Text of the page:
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Old 09-19-2013, 06:50 PM   #21
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Oh how I love your posts, HA. When you are bringing your "A" game, you can't be topped!

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Old 09-19-2013, 08:59 PM   #22
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That might be good- but to find a pretty, rich woman takes more effort than I would want to make. Also, women with enough money to matter are very careful. I knew a totally good looking and appealing gal who had inherited $2 mm. She was blithely blowing through it. I had no interest in marrying her or anyone else, and the last thing I want is someone else's money. I casually tried to turn her on to Bogle and simple investing allocation, etc, and she clammed up like I was trying to start a threesome on the first date. In fact, that would likely have bothered her far less.

Interesting thing is that she is totally, absolutely broke today, except for her house which she doesn't even generate enough wages to keep in good repair. She is still totally cute, but I consider her in the same class as a carrier of some deadly disease.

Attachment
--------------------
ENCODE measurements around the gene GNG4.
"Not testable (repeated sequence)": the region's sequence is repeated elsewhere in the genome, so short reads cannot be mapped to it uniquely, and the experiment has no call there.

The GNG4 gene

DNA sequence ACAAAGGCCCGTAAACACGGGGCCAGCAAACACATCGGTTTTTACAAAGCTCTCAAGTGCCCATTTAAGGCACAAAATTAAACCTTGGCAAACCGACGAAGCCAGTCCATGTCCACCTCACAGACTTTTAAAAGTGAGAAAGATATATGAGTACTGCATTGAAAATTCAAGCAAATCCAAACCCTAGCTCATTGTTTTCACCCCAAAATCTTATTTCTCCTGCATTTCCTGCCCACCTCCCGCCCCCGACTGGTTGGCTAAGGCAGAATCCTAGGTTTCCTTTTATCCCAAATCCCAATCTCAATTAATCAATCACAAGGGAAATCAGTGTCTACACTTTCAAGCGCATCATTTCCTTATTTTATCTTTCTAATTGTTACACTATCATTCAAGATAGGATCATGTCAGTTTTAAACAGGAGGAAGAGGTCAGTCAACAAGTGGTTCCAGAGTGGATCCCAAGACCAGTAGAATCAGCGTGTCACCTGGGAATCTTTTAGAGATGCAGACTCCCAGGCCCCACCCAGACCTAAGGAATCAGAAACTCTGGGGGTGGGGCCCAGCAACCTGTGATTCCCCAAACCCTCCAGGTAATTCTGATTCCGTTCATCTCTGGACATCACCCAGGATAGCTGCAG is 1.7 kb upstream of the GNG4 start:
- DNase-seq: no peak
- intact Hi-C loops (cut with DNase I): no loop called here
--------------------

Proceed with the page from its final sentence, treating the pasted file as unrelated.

Ha
That post may be worthy of filling up an entire page in my "wisdom of the ages" notebook.
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Old 09-19-2013, 09:44 PM   #23
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Originally Posted by haha View Post
That might be good- but to find a pretty, rich woman takes more effort than I would want to make. Also, women with enough money to matter are very careful. I knew a totally good looking and appealing gal who had inherited $2 mm. She was blithely blowing through it. I had no interest in marrying her or anyone else, and the last thing I want is someone else's money. I casually tried to turn her on to Bogle and simple investing allocation, etc, and she clammed up like I was trying to start a threesome on the first date. In fact, that would likely have bothered her far less.